RI ESG Briefing, April 13: Yale Endowment, BMO Global Asset Management, Eurosif, Gates Foundation

The round-up of the latest ESG developments


The Yale Endowment is starting to divest from fossil fuels, according to a Yale Daily News report citing a letter from Chief Investment Officer David Swensen. It said the letter reported that after talking with the university’s external investment managers about the potential risks associated with investments in coal, oil, around $10 million of the endowment has been removed from two publicly-traded fossil fuel producers. “A few managers held positions we felt were inconsistent with our principles,” Swensen was quoted as writing.

Climate change is on the global investor agenda in a “markedly changed way” according to BMO Global Asset Management. It said its Governance and Sustainable Investment team entered into intensive discussions at a board or senior executive level with many of the global oil & gas majors. Overall in 2015, it engaged with 1,376 companies, in 58 countries, “achieving 241 instances of change”, according to the annual responsible investment report from its Europe, Middle East and Asia arm, formerly F&C Asset Management.

CalPERS has continued its support for shareholder proposals on climate change reporting, this time at Occidental Petroleum. It said it would be voting FOR shareowner proposal number five at the company’s April 29 annual meeting. The $301bn fund has just under 4m shares in Occidental. The proposal was filed by the UMC Benefit Board and calls for an annual assessment of long-term portfolio impacts of public climate change policies. There are other shareholder resolutions on the agenda, including one on methane emissions and another on public policy on climate.


Eurosif has welcomed the European Commission’s proposal on disclosure of income tax information by multinational corporations. “Although not immediately obvious, the issue of corporate taxation features high on the agenda of the investors’ community, particularly of those long-term focused investors,” the European Sustainable Investment Forum said. Executive Director Flavia Micilotta said public country by country reporting would “provide investors with a useful source of information to assess companies’ approaches to tax management and the associated long-term risks that this might bring.”

Shares in listed hedge fund firm Och-Ziff Capital Management reportedly fell 24% to a record low following news it may have to plead guilty to bribing government officials in Africa. The Wall Street Journal reported US regulators were seeking a fine of as much as $400m from Och-Ziff over claims the firm bribed Libyan officials to win an investment mandate from the country’s state wealth fund. There are other allegations it funded illegal payments to the government in the Democratic Republic of Congo. Och-Ziff declined to comment to Reuters.h6. Governance

The six board members at Swiss chemicals firm Sika who oppose its takeover by France’s Saint Gobain were re-elected at its annual meeting yesterday (April 12). Ahead of the meeting, a group of shareholders including the Bill & Melinda Gates Foundation, Fidelity International and Columbia Threadneedle Investments wrote to Chairman Paul Hälg reaffirming their commitment to the board and business amid the ongoing boardroom wrangle over the company’s fate. They hailed the “determination and character” of Sika amid difficult market conditions and “persistent distractions from those pursuing a different agenda”.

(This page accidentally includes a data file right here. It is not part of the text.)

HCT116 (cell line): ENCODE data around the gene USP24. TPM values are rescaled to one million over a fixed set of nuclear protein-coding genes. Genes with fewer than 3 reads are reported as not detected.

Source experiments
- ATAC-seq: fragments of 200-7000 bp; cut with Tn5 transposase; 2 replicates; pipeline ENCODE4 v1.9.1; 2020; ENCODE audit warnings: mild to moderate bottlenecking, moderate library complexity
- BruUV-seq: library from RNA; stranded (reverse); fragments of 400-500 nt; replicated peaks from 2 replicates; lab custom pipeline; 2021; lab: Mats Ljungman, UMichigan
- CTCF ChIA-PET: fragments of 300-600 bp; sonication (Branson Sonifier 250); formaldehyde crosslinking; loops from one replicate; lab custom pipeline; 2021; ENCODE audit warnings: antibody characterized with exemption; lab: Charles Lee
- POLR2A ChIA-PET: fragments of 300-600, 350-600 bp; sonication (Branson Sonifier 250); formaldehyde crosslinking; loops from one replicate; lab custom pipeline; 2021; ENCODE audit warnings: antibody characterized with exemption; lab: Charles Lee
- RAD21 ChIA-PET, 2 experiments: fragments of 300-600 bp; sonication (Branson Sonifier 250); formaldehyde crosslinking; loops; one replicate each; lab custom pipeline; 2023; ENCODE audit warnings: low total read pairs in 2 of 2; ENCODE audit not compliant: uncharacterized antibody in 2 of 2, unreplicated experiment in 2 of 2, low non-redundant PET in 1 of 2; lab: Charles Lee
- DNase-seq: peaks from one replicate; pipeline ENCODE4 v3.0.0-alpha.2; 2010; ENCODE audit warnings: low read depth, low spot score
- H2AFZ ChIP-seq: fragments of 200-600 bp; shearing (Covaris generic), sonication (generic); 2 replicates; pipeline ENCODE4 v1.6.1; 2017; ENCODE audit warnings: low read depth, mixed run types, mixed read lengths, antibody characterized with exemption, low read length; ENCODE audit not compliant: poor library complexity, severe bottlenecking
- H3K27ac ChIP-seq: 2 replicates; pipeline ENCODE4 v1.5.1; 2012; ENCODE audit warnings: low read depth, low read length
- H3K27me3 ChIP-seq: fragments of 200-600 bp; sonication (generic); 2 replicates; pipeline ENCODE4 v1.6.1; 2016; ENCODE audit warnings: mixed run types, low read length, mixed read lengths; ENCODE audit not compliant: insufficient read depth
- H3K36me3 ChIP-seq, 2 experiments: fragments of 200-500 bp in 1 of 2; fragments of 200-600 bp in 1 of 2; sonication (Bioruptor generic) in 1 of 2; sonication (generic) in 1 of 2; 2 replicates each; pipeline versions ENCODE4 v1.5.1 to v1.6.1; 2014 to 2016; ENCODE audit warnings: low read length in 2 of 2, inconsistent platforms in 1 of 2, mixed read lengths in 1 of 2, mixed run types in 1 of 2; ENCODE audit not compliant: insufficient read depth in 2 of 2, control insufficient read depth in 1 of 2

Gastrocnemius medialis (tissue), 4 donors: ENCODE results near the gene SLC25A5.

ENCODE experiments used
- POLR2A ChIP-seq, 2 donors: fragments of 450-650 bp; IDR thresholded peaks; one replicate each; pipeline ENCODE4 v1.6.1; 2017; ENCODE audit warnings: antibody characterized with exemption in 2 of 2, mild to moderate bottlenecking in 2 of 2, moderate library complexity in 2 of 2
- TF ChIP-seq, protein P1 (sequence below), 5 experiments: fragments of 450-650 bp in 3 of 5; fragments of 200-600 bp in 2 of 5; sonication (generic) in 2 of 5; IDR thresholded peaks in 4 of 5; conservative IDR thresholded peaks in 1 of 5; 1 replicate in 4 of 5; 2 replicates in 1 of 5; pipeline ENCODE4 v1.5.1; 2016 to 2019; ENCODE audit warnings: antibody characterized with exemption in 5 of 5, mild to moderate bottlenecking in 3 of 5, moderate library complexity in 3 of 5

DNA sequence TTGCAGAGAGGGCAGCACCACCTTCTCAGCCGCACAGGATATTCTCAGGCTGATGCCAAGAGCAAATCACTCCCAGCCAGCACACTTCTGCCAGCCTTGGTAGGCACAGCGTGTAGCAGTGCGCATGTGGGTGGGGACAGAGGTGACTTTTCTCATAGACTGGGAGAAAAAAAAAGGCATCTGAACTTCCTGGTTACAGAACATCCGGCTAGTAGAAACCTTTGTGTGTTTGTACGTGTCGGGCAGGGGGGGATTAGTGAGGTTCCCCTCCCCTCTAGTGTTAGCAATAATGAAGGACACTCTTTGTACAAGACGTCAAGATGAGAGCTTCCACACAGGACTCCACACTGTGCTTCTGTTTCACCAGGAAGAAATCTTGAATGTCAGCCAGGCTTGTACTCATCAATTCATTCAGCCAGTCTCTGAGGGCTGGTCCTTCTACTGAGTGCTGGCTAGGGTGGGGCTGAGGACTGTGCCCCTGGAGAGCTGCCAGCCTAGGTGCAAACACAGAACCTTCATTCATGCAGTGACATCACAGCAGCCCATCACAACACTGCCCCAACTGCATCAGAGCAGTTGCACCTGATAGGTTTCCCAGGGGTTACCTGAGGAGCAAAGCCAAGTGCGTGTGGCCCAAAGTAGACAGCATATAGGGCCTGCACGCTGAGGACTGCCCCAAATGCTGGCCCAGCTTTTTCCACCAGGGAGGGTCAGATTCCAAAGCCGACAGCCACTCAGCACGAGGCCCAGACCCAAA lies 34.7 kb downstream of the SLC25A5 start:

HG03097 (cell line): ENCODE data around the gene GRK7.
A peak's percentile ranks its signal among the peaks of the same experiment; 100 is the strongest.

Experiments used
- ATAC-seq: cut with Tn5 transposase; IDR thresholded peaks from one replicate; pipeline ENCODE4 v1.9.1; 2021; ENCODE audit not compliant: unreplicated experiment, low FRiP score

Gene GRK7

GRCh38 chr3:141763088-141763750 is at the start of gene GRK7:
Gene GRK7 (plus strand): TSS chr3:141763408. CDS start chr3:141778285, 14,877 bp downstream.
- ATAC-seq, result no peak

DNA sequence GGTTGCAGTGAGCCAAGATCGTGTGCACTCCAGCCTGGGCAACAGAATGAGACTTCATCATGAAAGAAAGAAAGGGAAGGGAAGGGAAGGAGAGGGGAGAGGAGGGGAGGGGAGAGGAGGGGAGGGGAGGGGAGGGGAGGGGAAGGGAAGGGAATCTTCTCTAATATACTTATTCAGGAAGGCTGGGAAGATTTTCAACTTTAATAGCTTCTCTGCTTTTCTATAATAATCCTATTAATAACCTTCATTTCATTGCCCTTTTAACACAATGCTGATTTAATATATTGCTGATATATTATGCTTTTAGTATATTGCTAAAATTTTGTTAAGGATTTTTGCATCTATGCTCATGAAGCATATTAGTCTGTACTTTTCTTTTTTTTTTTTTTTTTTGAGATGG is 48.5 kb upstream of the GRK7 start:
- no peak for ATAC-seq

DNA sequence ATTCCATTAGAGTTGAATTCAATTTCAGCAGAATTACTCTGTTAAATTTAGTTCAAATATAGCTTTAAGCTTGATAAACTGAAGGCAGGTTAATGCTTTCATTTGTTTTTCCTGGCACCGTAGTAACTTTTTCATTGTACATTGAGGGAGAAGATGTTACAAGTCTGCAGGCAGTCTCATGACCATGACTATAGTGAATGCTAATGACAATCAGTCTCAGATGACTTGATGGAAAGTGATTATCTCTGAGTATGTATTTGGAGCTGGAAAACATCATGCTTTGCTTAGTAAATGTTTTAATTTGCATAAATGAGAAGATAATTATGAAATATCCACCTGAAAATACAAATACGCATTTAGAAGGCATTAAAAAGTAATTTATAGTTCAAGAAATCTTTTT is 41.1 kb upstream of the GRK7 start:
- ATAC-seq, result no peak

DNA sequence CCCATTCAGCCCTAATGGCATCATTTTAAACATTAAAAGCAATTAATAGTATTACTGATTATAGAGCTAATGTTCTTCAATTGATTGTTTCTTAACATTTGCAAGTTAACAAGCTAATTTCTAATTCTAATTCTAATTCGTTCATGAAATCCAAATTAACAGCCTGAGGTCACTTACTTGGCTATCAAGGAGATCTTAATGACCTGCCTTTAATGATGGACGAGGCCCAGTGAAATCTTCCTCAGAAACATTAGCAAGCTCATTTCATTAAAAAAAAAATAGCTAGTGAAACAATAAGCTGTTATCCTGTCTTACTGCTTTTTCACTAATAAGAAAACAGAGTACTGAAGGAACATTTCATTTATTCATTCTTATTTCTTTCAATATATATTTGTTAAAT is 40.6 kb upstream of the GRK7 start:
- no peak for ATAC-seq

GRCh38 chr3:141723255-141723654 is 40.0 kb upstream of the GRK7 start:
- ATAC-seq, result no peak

The $178.7bn California State Teachers’ Retirement System has released its 2015 Corporate Governance Annual Report highlighting a successful engagement plan, which resulted in 375 companies adopting a majority vote standard. “In 2010, CalSTRS’ Corporate Governance program implemented an engagement plan focused on 26 smaller cap companies,” said CalSTRS Director of Corporate Governance Anne Sheehan. “And, as a result of the effort, 80% of those companies moved from a plurality to a majority vote standard.” In 2015, 90 small cap companies were engaged, 89 of which moved to adopt a majority vote standard.

A shareholder resolution filed by Chicago-based Pekin Singer Strauss Asset Management, advisor to the Appleseed Fund has yielded a commitment from Titan International to increase its board diversity. Pekin Singer requested that Titan, which makes off-road wheels and tyres, issue a report outlining the steps being taken to increase diversity among its board of directors. In advance of Titan’s annual shareholder meeting to be held in early June, the company agreed to amend its board nominating committee charter to include a commitment to seek out diverse candidates in director searches. As a result, Pekin Singer, which manages $800m, withdrew the resolution. “We achieved our goals with this resolution and expect that a more diverse board will be better-positioned to steer the company going forward,” said Matthew Blume, manager of shareholder advocacy.

Proxinvest, the France-based governance advisor, says its research partner Manifest has given BP a remuneration rating of E, adding “we recommend shareholders oppose to this excessive remuneration”. It said CEO Bob Dudley’s £16m remuneration was “potentially excessive” and the linkage structure of remuneration policy is an issue as it “pretends to establish a strong link between current Company strategy and executive remuneration opportunities”. “While it incorporates extra-financial targets (including the number of oil spills) into its incentive arrangements it has no basis in overall company profits and limited relation to shareholder returns,” the analyst said.